The Deerfoot Trail Study: what does it mean?

The City of Calgary and Alberta Transportation recently released the Deerfoot Trail Study, which looked at upgrading the safety and accessibility of Deerfoot Trail. While the 5-year study focused on motor vehicles, some recommendations were made to improve safety and accessibility for pedestrians and wheelers. These recommendations focused on crossings of Deerfoot Trail. Here is our analysis.


On the one hand, walking and wheeling infrastructure made up a very small part of this report. On the other hand, there is a lot to unpack.

The study goals were twofold:

  • “Improve freeway operations and safety on Deerfoot Trail”
  • “Improve air quality and reducing vehicular emissions as part of the City’s goal to reduce greenhouse gas emissions, and reduce the time needed to travel to and within the corridor”

The City of Calgary spent the past 5 years soliciting local residents’ feedback and looking at the options from a technical perspective. They have now handed the report to Alberta Transportation, who will take it into account when they’re budgeting highway improvements for the coming decades. This is good, because it means relevant local input for a highway that is the responsibility of the Alberta Government.

While they were looking at improving the flow of vehicle traffic on the highway, they also looked at ways to incorporate walking and wheeling infrastructure (i.e. “multi-use paths”). If the province is going to spend hundreds of millions of dollars upgrading ramps and bridges for automobiles, they might as well spend a few million more to add quality pathways to help walkers and wheelers cross Deerfoot.

The Recommendations

In terms of multi-use paths, here’s a breakdown of the recommendations by time scale (the wording is mostly taken from the report):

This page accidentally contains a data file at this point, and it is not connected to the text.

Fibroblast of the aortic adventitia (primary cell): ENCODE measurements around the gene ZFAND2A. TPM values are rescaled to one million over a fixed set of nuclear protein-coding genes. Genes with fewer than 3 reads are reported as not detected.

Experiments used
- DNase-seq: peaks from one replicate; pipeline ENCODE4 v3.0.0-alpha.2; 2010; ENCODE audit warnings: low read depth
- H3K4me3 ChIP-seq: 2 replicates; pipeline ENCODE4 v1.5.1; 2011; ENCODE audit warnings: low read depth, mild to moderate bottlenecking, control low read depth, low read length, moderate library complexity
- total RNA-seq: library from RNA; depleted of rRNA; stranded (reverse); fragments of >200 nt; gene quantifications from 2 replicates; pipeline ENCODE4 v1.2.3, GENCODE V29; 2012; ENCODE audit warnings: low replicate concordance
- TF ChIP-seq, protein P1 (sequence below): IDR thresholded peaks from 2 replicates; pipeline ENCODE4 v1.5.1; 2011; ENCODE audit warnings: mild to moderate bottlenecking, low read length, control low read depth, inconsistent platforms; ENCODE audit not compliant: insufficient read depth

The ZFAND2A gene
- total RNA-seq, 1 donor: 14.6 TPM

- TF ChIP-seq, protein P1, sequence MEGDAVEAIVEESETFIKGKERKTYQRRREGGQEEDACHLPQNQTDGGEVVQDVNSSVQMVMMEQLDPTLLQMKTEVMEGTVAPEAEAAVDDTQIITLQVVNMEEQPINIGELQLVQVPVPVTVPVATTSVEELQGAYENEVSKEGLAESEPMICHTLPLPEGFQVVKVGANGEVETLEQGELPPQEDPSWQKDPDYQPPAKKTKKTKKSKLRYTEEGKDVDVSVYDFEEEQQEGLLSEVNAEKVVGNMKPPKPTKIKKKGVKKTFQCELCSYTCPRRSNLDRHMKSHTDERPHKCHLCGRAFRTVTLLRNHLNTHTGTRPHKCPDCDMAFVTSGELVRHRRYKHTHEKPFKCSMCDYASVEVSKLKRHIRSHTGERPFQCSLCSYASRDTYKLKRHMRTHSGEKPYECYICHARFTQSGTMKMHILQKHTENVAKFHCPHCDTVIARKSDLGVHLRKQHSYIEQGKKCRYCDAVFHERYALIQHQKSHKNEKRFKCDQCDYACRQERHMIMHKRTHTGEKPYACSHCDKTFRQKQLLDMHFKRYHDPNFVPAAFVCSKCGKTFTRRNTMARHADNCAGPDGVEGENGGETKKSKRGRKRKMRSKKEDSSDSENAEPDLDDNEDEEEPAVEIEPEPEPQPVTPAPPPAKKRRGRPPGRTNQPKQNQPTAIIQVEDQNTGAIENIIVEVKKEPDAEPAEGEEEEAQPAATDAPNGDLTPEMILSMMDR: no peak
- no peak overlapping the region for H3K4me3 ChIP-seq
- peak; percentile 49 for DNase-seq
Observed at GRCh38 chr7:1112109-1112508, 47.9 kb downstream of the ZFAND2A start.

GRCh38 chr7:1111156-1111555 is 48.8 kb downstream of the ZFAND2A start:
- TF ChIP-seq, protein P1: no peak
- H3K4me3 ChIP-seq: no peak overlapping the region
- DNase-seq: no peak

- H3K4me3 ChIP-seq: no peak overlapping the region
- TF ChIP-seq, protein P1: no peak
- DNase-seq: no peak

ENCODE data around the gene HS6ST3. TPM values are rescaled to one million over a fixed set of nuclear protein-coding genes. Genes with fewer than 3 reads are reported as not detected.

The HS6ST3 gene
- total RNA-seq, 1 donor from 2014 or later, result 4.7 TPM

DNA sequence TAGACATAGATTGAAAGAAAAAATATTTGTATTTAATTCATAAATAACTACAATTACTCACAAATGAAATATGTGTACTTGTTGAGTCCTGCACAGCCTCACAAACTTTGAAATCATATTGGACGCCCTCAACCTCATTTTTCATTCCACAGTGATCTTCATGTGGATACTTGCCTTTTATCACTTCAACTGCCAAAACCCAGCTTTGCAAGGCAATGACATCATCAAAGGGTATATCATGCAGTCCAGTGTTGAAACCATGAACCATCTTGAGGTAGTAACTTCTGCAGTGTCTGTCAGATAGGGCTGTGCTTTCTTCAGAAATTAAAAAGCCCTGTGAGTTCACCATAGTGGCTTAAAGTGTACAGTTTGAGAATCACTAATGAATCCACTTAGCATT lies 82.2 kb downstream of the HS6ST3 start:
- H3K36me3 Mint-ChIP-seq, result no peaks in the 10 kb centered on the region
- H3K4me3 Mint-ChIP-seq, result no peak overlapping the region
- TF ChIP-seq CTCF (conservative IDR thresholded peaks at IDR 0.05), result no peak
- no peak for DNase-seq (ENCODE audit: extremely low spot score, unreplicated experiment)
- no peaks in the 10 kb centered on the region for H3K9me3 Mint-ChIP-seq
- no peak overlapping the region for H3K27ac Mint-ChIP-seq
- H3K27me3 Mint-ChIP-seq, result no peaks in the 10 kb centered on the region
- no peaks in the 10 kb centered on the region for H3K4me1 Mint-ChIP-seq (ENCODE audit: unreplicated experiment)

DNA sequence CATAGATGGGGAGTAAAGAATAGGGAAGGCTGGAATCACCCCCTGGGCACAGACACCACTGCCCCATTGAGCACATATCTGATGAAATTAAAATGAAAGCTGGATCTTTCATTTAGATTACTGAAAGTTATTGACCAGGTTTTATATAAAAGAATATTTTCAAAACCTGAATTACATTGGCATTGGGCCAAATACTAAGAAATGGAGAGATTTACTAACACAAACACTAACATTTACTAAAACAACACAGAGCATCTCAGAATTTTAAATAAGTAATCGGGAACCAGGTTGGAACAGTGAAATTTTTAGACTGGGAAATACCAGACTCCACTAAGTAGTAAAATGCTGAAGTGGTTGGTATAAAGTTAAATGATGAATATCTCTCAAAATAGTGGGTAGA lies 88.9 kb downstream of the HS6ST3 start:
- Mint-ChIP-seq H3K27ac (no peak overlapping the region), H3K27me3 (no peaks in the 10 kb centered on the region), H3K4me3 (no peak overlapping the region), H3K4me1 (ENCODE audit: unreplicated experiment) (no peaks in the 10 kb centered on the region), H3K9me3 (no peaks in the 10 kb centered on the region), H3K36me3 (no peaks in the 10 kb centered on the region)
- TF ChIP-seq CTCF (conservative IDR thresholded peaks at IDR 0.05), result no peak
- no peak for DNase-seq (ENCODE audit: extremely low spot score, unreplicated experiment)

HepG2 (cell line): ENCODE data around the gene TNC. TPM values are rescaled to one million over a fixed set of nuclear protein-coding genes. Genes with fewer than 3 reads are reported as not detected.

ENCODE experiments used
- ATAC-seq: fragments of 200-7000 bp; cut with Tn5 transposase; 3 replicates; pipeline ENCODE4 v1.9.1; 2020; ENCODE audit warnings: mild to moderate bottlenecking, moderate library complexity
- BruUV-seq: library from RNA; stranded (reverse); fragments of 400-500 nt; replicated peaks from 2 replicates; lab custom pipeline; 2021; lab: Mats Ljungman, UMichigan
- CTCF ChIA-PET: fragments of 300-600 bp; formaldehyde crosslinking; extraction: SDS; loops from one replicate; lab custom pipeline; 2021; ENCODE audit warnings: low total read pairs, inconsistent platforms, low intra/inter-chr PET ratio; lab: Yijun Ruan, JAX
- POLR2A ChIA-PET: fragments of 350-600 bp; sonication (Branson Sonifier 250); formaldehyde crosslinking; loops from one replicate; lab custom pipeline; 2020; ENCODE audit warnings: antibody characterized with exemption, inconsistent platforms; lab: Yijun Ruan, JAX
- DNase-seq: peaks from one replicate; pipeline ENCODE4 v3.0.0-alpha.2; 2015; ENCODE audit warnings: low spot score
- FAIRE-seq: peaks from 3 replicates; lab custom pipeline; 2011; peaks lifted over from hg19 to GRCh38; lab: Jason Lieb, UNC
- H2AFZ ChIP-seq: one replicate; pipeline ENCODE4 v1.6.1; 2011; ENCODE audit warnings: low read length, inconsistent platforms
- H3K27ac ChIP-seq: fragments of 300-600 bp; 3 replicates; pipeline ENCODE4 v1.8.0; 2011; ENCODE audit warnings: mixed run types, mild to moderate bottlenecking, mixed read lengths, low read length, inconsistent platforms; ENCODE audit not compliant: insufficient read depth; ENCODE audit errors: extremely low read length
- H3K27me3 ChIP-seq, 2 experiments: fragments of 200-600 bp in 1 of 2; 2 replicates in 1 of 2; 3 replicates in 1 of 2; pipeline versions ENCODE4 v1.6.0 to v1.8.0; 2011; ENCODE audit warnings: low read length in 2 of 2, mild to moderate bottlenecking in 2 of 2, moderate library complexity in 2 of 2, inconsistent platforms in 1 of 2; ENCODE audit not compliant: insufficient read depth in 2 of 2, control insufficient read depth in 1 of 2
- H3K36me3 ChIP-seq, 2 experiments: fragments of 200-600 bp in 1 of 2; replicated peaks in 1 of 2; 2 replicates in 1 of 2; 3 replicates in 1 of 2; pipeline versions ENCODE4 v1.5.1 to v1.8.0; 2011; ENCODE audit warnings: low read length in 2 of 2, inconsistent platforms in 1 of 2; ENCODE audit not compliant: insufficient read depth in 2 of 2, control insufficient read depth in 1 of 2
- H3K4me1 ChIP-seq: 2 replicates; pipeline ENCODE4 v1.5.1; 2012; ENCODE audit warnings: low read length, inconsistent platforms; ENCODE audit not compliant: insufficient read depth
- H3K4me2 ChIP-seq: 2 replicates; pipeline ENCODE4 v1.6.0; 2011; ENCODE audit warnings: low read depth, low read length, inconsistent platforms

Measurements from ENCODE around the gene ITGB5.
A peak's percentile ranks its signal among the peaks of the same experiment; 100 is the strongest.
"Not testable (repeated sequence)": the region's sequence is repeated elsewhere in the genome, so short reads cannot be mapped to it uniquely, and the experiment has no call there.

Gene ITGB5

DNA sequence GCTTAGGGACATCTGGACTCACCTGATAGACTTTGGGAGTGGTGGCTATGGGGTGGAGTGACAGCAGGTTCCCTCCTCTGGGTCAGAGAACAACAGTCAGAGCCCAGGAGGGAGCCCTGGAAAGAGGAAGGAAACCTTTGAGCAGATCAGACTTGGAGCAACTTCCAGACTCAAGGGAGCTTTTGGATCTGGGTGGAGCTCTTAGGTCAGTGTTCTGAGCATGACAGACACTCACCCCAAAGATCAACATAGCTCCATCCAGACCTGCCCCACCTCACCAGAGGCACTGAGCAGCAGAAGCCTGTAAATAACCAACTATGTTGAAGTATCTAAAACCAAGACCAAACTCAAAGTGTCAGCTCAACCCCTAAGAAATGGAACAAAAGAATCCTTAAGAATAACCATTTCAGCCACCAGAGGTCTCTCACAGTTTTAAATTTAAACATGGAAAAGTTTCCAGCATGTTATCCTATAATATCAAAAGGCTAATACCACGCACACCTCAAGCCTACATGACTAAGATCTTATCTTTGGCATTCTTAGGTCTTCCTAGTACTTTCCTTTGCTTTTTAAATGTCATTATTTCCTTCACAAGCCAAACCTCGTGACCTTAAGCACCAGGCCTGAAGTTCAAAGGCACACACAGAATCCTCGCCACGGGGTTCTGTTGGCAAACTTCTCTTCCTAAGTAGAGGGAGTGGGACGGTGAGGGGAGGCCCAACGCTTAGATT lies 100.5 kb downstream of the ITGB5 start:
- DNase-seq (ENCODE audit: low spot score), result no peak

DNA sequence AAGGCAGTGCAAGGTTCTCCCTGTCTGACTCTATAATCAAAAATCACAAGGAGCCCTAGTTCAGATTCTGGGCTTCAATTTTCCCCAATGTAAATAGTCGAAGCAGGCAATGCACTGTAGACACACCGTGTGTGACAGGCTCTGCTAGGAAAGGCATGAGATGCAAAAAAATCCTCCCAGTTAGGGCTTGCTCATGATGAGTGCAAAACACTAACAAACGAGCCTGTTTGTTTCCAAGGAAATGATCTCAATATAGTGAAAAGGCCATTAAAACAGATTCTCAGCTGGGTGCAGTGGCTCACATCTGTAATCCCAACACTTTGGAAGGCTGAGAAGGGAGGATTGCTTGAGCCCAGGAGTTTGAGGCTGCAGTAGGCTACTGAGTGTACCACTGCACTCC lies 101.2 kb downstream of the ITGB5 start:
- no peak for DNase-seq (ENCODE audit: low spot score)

Short Term (next 10 years)

  • 128 St NE – Build multi-use path on one or both sides of the cross street
  • Country Hills Boulevard – Build multi-use path on one or both sides of the cross street
  • Heritage Drive – Consider multi-use path on one side of the cross street

Medium Term (10-20 years)

  • 16 Ave NE – Build multi-use path on the north side of the cross street
  • Southland Drive – Consider multi-use path on one side of the cross street
  • 24 St SE – Consider modifications to the ramp terminal intersections to improve accessibility
  • Barlow Trail SE – Consider new multi-use path across Deerfoot south of Barlow Trail (Douglasdale neighbourhood)

Long Term (20+ years)

  • Airport Trail – Consider multi-use path, ideally on the north side
  • Beddington Trail – Build multi-use path on the north side of the new bridge
  • McKnight Boulevard – Build multi-use path on north side of existing bridge
  • Pedestrian overpass south of Memorial Drive – Replace existing path to improve accessibility
  • 50 Ave SE – Build multi-use path either on the existing Calf Robe Bridge (currently Deerfoot Tr) or on a new bridge.

Unknown (these were identified, but not listed in the timeline)

  • 32 Ave NE – Consider multi-use path on south side of the bridge
  • 8 Ave NE – Consider multi-use path on one side of the bridge
  • 130 Ave SE – Consider modifications to ramp terminal intersections to improve accessibility. Investigate possibility of extension of path across Bow River.
  • McKenzie Towne Boulevard – Consider modifications to ramp terminal intersections to improve accessibility.

Some of our highlights

Here are some of the things we’ll be keeping an eye on:

How does this fit in with the 5A network?

The 5A network (“Always Available for All Ages and Abilities”) is proposed in the Calgary Transportation Plan. The Calgary Transportation Plan is meant to provide policy direction for the coming 60 years, yet there is no timeline specified. In the map below showing the proposed 5A network, nearly every interchange in the Deerfoot Study is identified. But some of these vital connections cannot wait for the timeline in the Deerfoot Trail study, so how will the City address those?